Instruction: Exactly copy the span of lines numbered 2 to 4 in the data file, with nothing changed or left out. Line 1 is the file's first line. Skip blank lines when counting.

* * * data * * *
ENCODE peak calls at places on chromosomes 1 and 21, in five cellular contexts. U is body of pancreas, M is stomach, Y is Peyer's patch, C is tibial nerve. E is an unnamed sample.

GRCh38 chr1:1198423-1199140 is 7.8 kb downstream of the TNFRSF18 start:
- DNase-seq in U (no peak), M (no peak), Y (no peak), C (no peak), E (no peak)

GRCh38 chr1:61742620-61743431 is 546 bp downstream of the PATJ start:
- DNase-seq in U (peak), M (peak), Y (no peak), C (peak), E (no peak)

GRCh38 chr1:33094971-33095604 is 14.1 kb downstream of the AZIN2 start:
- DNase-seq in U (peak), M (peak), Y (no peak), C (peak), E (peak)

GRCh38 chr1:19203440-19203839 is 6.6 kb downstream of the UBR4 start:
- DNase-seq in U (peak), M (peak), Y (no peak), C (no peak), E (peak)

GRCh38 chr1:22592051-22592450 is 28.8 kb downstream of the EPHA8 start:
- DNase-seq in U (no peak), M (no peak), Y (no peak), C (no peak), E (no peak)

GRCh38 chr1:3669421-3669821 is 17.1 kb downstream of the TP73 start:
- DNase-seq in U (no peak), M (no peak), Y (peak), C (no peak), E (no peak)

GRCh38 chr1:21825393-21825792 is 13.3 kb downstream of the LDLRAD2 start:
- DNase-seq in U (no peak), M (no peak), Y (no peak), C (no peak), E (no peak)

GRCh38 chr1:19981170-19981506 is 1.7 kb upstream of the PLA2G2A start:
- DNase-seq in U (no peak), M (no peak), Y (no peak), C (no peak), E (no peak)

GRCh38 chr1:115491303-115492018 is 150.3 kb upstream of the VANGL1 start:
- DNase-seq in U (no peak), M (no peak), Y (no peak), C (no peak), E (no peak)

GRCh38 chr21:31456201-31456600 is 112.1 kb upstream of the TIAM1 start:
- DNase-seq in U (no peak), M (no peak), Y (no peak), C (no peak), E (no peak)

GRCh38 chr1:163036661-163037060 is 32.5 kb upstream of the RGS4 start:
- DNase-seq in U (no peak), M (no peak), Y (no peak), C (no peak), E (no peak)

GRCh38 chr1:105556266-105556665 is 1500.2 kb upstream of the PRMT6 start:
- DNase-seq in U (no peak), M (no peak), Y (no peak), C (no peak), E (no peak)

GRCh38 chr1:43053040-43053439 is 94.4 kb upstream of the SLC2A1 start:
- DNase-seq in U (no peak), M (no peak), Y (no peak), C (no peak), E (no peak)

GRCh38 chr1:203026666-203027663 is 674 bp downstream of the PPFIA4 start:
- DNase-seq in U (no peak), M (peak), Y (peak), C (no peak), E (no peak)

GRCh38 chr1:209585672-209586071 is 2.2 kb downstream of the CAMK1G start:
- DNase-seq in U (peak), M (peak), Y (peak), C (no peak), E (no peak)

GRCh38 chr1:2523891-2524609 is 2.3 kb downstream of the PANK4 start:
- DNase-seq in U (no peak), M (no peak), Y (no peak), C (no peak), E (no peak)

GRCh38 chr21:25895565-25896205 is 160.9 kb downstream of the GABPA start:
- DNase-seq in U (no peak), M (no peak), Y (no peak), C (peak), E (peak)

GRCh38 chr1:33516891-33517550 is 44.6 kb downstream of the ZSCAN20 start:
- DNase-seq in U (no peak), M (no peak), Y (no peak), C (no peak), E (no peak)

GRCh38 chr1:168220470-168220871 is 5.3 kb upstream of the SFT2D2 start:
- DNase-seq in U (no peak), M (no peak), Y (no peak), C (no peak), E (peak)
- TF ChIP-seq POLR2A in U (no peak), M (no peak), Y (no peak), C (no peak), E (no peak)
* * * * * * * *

GRCh38 chr1:1198423-1199140 is 7.8 kb downstream of the TNFRSF18 start:
- DNase-seq in U (no peak), M (no peak), Y (no peak), C (no peak), E (no peak)

GRCh38 chr1:61742620-61743431 is 546 bp downstream of the PATJ start: